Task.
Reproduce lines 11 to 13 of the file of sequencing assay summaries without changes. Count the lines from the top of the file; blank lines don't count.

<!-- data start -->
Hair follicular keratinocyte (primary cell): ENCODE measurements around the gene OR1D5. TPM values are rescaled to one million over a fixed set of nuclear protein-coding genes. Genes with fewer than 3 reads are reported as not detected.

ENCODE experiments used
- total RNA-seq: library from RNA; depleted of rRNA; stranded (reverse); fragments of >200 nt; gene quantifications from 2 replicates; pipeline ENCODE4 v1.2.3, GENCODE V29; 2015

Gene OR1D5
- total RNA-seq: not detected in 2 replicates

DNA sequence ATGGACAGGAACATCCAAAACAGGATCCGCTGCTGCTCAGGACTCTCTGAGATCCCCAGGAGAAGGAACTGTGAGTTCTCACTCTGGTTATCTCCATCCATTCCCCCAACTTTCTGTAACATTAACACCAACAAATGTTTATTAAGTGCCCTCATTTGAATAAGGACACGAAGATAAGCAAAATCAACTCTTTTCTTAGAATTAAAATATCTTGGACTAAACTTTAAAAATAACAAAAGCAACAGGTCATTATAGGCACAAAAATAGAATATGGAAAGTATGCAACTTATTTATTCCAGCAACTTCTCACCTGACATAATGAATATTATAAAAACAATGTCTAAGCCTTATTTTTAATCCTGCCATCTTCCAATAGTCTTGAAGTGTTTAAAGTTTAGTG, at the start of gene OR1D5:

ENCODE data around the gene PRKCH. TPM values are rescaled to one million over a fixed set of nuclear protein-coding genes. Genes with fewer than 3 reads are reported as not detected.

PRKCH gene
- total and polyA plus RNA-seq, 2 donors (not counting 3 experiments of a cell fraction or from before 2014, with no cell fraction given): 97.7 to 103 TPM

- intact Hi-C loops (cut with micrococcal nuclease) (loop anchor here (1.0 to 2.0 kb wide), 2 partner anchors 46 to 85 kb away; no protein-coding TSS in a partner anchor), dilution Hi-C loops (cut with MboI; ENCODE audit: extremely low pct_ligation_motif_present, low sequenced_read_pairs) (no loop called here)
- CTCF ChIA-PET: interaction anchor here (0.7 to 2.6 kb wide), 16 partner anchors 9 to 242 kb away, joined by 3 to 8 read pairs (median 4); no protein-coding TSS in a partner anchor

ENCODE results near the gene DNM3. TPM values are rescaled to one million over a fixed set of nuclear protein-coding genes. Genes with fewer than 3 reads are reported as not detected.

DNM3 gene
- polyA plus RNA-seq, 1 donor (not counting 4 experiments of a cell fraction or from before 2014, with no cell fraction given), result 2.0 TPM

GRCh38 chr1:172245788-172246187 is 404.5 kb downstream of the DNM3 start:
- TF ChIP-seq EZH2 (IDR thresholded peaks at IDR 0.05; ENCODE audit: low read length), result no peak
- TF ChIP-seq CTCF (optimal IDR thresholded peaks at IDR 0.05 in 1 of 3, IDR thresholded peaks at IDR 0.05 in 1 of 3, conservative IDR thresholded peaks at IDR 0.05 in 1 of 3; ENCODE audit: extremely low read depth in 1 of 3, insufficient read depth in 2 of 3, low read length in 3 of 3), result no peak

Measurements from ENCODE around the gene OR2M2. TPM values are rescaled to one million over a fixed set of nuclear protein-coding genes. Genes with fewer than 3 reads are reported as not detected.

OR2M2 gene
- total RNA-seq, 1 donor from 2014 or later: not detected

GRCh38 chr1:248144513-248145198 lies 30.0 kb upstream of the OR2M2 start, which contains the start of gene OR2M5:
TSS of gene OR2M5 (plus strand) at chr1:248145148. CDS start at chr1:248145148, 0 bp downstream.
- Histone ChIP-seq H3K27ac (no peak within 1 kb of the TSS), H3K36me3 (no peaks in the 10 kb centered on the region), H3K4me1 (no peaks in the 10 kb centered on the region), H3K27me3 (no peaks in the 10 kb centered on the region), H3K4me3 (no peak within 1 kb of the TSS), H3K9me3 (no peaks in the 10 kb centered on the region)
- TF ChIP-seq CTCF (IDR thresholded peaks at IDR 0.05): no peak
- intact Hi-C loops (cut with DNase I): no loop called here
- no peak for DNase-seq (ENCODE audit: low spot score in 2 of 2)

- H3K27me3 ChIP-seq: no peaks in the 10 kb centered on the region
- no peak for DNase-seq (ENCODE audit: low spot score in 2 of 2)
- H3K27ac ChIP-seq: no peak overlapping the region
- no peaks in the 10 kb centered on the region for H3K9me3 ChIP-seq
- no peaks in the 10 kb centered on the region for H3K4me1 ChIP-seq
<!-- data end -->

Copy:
- CTCF ChIA-PET: interaction anchor here (0.7 to 2.6 kb wide), 16 partner anchors 9 to 242 kb away, joined by 3 to 8 read pairs (median 4); no protein-coding TSS in a partner anchor

ENCODE results near the gene DNM3. TPM values are rescaled to one million over a fixed set of nuclear protein-coding genes. Genes with fewer than 3 reads are reported as not detected.

DNM3 gene